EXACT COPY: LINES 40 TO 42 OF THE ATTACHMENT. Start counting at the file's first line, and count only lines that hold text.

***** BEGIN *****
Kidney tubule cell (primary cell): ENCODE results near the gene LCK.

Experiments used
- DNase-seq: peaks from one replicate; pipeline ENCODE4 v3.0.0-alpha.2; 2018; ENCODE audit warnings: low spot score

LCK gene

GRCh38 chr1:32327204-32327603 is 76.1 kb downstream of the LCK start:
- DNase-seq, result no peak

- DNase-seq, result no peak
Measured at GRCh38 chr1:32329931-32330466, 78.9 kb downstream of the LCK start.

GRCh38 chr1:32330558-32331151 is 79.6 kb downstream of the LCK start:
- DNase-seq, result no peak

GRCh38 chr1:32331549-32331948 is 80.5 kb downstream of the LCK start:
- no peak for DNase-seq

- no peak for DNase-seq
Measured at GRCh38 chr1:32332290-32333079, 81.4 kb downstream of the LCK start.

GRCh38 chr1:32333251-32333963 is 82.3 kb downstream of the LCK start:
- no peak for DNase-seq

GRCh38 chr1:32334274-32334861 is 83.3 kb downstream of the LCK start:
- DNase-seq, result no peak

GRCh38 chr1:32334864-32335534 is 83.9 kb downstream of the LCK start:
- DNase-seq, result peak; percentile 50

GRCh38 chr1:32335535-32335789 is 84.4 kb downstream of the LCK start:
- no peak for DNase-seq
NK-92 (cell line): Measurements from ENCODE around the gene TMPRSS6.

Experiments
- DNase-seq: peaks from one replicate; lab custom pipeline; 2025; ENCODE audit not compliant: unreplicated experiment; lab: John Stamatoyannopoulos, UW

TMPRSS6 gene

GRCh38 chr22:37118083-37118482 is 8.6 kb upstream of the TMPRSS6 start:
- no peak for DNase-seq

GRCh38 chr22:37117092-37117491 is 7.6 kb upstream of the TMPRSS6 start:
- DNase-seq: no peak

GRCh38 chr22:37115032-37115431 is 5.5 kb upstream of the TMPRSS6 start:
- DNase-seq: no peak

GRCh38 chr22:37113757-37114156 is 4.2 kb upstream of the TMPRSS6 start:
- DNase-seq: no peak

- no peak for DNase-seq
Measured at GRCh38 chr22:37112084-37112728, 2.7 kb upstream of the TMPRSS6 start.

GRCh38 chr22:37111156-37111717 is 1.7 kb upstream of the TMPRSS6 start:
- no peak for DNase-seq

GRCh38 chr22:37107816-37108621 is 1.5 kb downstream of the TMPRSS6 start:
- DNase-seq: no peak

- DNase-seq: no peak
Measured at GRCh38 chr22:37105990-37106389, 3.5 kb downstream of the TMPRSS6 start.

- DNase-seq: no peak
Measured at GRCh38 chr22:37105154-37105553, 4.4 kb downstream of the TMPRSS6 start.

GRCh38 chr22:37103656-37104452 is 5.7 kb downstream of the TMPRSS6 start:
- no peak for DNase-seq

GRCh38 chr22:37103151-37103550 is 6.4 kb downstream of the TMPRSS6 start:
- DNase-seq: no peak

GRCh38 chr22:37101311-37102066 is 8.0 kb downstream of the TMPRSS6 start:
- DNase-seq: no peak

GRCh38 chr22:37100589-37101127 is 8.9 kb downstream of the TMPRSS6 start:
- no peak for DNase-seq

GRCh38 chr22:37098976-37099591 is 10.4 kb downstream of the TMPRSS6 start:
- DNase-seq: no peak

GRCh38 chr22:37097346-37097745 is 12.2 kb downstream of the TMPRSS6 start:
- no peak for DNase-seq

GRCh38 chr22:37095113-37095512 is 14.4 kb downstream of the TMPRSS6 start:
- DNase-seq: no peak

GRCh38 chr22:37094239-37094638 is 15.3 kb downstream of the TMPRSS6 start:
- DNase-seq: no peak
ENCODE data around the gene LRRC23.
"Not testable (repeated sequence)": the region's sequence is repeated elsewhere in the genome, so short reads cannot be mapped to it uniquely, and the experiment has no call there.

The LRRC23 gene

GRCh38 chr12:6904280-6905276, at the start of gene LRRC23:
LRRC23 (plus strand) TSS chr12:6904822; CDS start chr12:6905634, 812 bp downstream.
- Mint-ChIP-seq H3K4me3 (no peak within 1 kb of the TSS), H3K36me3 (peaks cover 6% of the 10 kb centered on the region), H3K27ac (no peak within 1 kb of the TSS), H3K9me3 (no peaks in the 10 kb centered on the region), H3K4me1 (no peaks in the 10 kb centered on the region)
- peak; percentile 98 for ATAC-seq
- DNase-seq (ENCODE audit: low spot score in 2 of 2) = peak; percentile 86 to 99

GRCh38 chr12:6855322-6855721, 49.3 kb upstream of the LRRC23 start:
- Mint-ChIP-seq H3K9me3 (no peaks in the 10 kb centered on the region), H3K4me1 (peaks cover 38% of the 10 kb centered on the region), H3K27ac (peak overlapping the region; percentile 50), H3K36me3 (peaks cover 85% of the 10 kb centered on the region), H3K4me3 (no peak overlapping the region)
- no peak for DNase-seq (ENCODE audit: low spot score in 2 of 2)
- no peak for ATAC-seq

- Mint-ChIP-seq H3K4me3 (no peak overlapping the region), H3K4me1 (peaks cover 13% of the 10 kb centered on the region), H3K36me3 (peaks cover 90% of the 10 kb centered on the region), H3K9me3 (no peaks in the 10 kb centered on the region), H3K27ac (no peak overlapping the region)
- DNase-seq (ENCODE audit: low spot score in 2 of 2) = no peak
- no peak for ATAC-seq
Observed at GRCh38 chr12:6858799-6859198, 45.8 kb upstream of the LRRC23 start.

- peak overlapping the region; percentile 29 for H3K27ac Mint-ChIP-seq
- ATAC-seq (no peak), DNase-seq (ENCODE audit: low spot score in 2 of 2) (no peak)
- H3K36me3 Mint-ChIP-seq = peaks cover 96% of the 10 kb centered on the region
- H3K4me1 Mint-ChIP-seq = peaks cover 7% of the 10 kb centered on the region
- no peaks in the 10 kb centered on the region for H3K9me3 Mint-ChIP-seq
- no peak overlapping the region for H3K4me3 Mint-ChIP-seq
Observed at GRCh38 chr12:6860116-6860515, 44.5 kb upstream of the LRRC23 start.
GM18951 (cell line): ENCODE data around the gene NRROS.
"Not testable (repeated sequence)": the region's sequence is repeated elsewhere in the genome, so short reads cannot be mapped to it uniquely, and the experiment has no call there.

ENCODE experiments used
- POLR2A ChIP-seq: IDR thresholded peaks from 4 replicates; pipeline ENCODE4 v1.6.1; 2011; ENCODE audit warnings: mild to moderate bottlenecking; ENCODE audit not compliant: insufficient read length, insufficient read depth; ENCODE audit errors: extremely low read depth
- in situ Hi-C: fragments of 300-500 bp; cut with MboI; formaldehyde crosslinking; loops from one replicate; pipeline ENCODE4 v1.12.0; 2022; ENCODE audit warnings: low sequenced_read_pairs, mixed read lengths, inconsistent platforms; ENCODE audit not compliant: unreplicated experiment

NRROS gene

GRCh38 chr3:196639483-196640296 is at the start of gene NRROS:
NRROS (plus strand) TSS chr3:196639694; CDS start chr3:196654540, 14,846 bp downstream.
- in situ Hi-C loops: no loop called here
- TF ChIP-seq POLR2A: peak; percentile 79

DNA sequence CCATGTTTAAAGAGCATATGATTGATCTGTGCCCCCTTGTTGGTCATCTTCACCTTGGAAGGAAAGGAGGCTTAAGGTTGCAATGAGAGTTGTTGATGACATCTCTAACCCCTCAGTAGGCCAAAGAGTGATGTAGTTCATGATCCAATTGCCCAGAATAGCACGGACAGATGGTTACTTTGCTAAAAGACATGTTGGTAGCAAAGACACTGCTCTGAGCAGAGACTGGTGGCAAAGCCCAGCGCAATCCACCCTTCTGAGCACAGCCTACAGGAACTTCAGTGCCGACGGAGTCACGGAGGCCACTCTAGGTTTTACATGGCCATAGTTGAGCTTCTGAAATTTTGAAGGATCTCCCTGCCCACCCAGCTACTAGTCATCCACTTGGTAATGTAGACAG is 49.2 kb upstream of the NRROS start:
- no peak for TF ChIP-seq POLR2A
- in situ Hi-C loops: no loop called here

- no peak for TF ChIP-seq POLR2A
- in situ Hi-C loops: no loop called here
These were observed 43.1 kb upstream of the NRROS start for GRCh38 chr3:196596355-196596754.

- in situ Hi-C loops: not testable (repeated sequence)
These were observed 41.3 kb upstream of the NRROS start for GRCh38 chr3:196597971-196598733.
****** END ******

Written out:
- DNase-seq: no peak

- DNase-seq: no peak
Measured at GRCh38 chr22:37105990-37106389, 3.5 kb downstream of the TMPRSS6 start.